My English teacher, Father Ryan

Author: 
Subodh Mathur

Subodh Mathur was born in Alwar, and educated in Jaipur, Delhi, and Cambridge, USA. He taught economics for one year at Rajasthan University, Jaipur. He has been an independent consultant since 1988, occasionally teaching Economics at the American University, Washington, DC. He lives with his wife, Anuradha Deolalikar in a suburb of Washington, D.C. In his spare time, he is an avid gardener, and the editor of www.indiaofthepast.org.

Along with Subhash and Ashok (my older brothers) and Satish (my younger brother), in the 1960s, I studied at St. Xavier’s School, Jaipur. At that time, it was a boys-only school.

Subodh Mathur attended St. Xavier’s School, Jaipur in the 1960s.

The school is run by Jesuit missionaries, many of whom are from the U.S.

One of these American Jesuit missionaries was Father (Fr.) Ryan. He taught us English when I was in Class 9. (The final, school-leaving class those days was Class 11, when we appeared for the Indian School Certificate examination.) For some reason that is not clear to me even now, one part of our education was to read aloud in the class from a text book – in English and Hindi.

In reading aloud in English in Fr. Ryan’s class, many of the boys would not pause fully at the end of a sentence. Nor would they pause at all when there was a comma. Instead, they would just continue to read the words, one after the other.

Fr. Ryan would keep telling us that we had to pause when there was a comma. And, most importantly, our reading had to come to a full stop when there was a full stop (what is called a period in the US) at the end of a sentence.

‘A full stop means that you need to stop fully.’ Fr. Ryan would say again and again. But, it had no impact on some of the students – they just kept chugging along.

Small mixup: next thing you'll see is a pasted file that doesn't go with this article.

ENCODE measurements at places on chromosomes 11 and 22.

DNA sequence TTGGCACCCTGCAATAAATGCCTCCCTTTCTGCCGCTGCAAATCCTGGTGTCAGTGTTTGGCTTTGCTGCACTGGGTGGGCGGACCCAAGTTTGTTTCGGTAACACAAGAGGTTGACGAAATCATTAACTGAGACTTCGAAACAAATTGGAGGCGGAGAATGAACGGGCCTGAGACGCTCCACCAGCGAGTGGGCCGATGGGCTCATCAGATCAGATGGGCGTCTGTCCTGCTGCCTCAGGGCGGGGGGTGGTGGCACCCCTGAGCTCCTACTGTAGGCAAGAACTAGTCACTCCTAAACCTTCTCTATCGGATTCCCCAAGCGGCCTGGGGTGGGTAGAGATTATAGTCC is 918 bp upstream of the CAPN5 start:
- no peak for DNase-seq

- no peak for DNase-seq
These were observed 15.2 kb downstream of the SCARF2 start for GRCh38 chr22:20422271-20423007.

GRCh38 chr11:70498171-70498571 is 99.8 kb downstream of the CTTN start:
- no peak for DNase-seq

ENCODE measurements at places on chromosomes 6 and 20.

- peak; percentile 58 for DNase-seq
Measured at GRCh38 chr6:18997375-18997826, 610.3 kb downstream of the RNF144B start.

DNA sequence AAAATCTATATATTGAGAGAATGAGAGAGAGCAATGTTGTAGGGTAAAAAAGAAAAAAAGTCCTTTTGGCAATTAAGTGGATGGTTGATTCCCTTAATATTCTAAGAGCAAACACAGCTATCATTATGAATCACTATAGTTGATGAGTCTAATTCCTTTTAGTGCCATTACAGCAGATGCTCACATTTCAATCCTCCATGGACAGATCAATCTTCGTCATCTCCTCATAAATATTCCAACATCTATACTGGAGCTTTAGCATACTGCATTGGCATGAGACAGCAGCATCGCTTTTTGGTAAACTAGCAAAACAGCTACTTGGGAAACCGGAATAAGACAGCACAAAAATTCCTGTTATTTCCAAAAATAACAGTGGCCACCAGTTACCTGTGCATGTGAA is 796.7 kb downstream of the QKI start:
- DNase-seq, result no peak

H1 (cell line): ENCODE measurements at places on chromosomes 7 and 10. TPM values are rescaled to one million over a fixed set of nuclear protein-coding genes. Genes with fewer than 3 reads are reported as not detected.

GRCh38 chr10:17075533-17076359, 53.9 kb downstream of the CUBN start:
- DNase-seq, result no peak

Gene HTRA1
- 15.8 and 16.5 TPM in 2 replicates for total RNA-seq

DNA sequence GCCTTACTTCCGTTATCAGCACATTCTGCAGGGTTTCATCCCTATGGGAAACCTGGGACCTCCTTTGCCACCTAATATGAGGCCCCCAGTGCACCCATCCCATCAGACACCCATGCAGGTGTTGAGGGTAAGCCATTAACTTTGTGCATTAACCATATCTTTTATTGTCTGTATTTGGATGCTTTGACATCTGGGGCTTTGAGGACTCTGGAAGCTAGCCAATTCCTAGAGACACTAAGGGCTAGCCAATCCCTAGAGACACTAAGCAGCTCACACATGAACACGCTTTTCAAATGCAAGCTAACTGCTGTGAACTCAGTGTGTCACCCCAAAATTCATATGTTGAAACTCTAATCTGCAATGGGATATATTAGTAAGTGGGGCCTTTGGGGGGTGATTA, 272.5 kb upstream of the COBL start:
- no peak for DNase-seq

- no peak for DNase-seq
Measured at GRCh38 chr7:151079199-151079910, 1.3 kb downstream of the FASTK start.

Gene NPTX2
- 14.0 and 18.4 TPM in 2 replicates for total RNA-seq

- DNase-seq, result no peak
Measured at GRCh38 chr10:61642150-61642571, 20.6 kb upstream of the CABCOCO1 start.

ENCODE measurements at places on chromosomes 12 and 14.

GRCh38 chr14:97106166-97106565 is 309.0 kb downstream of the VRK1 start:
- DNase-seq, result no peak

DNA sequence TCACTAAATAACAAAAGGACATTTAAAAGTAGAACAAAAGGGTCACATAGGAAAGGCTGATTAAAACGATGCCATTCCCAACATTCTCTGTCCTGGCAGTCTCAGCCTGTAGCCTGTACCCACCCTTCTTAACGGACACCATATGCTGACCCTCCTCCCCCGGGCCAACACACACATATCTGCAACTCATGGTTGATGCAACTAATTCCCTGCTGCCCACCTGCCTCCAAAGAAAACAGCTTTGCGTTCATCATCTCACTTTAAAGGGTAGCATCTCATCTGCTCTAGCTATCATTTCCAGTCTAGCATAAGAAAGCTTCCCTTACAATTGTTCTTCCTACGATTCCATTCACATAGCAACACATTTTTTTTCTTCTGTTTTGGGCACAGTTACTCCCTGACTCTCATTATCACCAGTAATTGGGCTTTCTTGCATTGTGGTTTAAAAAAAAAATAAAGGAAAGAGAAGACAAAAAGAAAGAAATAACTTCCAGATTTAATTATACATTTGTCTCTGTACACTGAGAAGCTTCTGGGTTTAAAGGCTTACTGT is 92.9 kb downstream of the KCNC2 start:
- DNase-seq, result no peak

One day, he decided to show the class what a full stop meant to him.

He shut the classroom door. Then, he sprinted across all the way from the other side of the room. And crashed full blast into the door, falling to the floor!

‘That’s a full stop!’ he said.

The unspoken threat was clear. Any student who did not stop fully at a full stop would have to do what Fr. Ryan had just done!

The lesson sunk in.


One of our regular homework assignments in Fr. Ryan’s class was to write an essay. I was good at this. But, I was also somewhat unorthodox and wayward. Usually, I did not make an outline – which was the prescribed way. Instead, I just wrote.

And, sometimes, I did not feel like writing at all – even though it was a required homework assignment.

In those days, as students, it was virtually impossible for us to say anything to our teachers. They told us what to do, and that was that – all one way. So, there was no way I could talk to Fr. Ryan about my essay homework assignment.

But, Fr. Ryan understood me. One day, he made me an offer. He said, “If you don’t write an essay, just turn in a blank exercise book (what we used to call ‘copy’ at that time.) I will give you a Pass grade.”

I was delighted, but I could hardly believe it! I know I did take advantage of it perhaps once or twice.

I think Fr. Ryan made the same offer to my classmate, Rakesh Hooja, who later married my younger sister Meenakshi. Rakesh was a more spontaneous, gifted writer than me – words just flew from his mind when he sat down to write in school, and later for national publications.

Sadly, Rakesh is not around (how my family misses him) to tell us whether Fr. Ryan made him that offer. And, I don’t know whether he offered similar deals to other students in other years. What I do know is that this offer built my confidence in me as a writer.

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